Although free-style dancing is a personal style and demands individual creativity, my recent observation has encountered a few not-so-great performances by some Britney Spears or Janet Jackson wannabes. There’s a new dance happening on Saturday night. Two girls will go out and dance with each other with intentions of attracting a male dancer with their moves. They take control of the dance in a way that it takes the romance out of the entire experience. It doesn’t leave much to anyone’s imagination. And it is sad to say that this kind of dancing plays upon the weakness of someone else. It’s the kind of dancing that can make a king lose his mind, and a rebel lose his head (see John the Baptist) or lose his strength (see Samson). Well, maybe not quite that drastic. It just seems that a man is under the enticement of a lure rather than free choice.
There is fun in dancing and there’s fun in expressing individual style. Heck, I know, because I will be the first one to agree that dancing is great medicine for the heart. I love it. The ones who want to outlaw dancing have no idea what they are missing out of. It’s as ancient as man. Even King David danced in the nude when he praised God. Now, how crazy is that? And God didn’t chastise him for his behavior. He danced from the heart. It was his wife, who observed his dancing, that showed abhorrence for his actions. Maybe some dances are to be danced in private, and some expressions are also so personal that an outsider may not readily understand what is really taking place, as King David’s wife didn’t. These are sacred dances that take place in a person’s heart, with one’s Creator.
There is an expression that says "dance like nobody is watching" and there’s truth in that. The motive here is for the dancer to enjoy the dance. The dancer is unaware of an audience, which in itself attracts an observer. It’s as though the observer stumbles across an unexpected event that holds a fascination. But as soon as the dancer becomes aware of the observer, it breaks the spell of the dance. There’s a delicate line to walk between the real and unreal.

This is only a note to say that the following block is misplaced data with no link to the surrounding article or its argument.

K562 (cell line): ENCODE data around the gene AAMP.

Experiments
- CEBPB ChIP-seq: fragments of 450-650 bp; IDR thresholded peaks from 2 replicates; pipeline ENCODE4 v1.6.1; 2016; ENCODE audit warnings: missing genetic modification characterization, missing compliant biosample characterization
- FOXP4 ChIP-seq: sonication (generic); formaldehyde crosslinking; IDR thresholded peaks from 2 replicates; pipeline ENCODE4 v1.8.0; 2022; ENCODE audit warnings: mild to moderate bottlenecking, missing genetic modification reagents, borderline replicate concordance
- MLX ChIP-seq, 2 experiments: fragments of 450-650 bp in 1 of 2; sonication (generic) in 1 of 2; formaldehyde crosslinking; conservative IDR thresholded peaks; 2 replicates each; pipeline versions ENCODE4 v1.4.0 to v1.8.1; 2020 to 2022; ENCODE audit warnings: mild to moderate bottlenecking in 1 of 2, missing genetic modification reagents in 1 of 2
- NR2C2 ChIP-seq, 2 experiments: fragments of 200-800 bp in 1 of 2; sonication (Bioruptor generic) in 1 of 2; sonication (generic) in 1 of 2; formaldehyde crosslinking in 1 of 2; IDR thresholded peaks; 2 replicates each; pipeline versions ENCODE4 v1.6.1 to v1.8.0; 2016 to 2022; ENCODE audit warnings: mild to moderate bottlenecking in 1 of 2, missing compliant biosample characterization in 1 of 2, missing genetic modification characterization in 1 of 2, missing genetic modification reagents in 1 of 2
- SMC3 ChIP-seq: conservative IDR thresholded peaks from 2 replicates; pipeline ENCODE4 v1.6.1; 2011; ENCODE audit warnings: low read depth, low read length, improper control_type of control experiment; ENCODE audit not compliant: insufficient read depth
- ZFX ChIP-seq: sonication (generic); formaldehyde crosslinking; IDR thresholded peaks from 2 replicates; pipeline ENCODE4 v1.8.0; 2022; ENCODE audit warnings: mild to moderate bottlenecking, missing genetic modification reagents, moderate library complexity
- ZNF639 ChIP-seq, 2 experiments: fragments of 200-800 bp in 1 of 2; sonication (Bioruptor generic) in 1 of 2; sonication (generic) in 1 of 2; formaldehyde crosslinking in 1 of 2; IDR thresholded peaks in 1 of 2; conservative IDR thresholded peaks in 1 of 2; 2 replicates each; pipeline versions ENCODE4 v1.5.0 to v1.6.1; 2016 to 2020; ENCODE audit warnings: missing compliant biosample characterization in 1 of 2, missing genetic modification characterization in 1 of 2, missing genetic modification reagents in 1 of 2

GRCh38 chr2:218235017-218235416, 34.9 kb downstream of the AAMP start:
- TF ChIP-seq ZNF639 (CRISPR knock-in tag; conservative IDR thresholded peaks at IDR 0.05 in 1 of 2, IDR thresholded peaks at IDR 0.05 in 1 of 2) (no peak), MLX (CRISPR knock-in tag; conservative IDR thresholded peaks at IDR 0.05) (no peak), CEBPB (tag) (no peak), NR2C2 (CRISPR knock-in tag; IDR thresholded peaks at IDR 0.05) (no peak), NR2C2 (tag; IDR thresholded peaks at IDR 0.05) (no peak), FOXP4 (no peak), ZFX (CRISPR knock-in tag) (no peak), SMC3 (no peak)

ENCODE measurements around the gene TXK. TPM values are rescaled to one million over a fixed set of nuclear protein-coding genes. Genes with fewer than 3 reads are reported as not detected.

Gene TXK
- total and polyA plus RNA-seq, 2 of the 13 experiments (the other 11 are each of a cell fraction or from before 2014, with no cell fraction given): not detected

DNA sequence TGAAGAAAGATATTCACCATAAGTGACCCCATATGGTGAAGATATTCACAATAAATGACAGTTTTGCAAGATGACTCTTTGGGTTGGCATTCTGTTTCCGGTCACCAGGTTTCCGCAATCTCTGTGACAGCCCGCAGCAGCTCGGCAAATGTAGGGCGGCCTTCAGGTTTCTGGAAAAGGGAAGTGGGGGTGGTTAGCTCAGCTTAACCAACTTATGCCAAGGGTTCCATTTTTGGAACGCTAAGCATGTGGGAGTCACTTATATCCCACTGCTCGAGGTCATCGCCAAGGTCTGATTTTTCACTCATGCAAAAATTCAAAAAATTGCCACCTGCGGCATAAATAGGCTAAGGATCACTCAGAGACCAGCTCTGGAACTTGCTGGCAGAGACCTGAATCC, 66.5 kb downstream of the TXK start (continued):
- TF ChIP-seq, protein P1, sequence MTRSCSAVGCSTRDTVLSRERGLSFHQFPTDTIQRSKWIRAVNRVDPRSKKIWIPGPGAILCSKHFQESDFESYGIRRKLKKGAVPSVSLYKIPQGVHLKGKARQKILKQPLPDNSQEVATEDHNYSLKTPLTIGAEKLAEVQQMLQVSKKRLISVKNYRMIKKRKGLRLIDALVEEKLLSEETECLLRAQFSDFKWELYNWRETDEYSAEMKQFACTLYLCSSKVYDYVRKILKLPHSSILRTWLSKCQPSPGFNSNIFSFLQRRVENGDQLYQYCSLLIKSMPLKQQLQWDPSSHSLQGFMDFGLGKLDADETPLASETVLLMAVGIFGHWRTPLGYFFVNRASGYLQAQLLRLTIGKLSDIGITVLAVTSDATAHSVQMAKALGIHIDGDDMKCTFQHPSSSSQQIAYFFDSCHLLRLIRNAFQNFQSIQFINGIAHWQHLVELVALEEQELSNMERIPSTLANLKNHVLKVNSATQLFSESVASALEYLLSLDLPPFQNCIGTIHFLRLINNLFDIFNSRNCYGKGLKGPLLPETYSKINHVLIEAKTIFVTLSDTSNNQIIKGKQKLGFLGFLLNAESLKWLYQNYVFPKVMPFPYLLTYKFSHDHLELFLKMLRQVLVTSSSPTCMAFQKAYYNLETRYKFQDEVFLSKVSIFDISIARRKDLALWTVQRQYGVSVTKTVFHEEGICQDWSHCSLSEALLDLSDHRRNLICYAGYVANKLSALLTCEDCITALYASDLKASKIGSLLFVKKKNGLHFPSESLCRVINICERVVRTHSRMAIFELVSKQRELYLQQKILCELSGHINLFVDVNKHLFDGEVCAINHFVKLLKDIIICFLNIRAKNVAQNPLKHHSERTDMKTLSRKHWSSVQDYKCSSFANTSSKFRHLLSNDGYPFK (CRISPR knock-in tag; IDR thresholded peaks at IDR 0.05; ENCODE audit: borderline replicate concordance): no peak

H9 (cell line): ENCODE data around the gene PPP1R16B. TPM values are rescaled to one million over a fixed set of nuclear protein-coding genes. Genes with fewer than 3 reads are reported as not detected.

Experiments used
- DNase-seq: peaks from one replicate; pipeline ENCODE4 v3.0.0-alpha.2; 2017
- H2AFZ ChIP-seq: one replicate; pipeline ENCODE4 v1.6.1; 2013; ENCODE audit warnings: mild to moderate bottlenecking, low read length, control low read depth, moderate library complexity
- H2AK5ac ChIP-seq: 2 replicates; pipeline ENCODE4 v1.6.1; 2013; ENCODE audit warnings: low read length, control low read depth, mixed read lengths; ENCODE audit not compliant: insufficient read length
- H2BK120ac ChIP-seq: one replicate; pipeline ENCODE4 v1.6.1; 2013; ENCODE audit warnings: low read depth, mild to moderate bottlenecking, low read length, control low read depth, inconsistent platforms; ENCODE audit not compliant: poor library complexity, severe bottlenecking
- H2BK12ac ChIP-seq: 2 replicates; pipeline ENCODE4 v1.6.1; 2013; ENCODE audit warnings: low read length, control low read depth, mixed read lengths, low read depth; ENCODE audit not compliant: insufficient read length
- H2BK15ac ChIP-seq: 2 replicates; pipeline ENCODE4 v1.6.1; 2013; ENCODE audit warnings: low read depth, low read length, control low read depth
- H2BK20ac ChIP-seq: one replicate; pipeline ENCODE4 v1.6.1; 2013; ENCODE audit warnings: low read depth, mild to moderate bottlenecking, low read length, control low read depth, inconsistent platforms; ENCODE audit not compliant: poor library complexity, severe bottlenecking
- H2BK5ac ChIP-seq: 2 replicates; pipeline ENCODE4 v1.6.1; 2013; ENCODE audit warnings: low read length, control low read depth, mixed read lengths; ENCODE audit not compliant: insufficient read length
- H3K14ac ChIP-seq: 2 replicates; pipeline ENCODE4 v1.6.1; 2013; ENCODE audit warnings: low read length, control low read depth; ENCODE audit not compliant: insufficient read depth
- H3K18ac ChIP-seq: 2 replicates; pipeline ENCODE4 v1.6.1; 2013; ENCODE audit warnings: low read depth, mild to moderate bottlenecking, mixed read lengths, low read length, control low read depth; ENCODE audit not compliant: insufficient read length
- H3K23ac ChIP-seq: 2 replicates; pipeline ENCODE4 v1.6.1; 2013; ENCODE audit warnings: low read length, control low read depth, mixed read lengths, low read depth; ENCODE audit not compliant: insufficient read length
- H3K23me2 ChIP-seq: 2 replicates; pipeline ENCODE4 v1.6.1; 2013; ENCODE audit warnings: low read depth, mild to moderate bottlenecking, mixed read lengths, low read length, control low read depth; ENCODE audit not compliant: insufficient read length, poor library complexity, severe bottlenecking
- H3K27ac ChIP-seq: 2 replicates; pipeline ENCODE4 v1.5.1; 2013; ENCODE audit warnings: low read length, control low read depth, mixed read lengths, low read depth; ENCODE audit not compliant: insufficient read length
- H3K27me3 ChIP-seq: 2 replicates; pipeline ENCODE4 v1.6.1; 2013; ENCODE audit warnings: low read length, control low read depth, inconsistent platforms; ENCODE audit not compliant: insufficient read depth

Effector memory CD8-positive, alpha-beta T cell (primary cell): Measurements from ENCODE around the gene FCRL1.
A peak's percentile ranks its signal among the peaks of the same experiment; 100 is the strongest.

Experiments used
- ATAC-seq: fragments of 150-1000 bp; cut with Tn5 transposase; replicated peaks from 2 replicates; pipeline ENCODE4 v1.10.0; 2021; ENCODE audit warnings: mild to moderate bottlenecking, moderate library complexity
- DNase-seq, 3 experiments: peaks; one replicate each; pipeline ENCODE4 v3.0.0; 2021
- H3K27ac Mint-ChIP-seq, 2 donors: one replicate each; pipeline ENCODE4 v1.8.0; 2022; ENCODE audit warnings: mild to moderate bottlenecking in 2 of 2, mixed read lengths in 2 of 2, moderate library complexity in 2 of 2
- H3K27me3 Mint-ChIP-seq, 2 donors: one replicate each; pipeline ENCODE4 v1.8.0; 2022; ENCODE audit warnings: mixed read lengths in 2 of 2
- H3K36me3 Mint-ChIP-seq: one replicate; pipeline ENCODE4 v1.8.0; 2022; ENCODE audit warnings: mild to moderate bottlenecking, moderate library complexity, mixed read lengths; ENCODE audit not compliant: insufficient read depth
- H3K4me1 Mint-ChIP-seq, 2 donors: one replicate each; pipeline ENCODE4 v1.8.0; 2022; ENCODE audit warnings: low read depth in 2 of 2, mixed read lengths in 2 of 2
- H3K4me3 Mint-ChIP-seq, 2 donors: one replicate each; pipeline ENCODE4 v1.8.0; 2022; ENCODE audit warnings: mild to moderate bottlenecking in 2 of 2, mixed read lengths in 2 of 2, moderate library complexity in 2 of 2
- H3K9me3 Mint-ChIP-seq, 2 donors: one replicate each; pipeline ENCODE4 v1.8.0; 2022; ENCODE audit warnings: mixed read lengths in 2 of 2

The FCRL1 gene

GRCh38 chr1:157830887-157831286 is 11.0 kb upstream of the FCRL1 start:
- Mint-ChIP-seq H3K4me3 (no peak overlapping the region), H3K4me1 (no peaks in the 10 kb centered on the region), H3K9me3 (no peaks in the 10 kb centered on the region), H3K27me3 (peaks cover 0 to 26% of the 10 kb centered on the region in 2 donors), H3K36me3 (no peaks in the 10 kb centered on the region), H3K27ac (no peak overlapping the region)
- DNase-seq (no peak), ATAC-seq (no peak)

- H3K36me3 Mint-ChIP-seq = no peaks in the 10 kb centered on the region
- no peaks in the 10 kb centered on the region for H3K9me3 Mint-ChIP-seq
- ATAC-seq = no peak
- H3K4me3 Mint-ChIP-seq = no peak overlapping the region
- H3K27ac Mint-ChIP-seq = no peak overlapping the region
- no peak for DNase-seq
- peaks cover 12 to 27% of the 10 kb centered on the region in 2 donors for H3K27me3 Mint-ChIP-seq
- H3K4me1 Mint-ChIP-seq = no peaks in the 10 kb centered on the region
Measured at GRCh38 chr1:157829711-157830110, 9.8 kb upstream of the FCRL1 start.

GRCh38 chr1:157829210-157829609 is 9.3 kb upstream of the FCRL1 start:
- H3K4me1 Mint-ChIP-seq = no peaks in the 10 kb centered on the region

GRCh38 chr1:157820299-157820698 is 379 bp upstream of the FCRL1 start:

The most challenging dances, and also the most charming and vibrant dances, are still between a man and a woman. Just watch Fred Astaire and Ginger Rogers perform one of their legendary dances, you will get the idea how smooth and graceful it can look. Not only does it look great, there’s definitely a sense of joy and happiness in their performance. That’s not to say that everyone will dance like this famous pair. I think the idea behind it is that a couple can find harmony in their dancing without losing their individual style. As a matter of fact, I think dancing can bring it out in each other. A great female dancer makes the man look good, and a great male dancer can let his female partner shine like a jewel, as long as the natural law of dancing is observed. Different couples dancing the same dance, to the same music, will look different in their execution and style. It is very individual.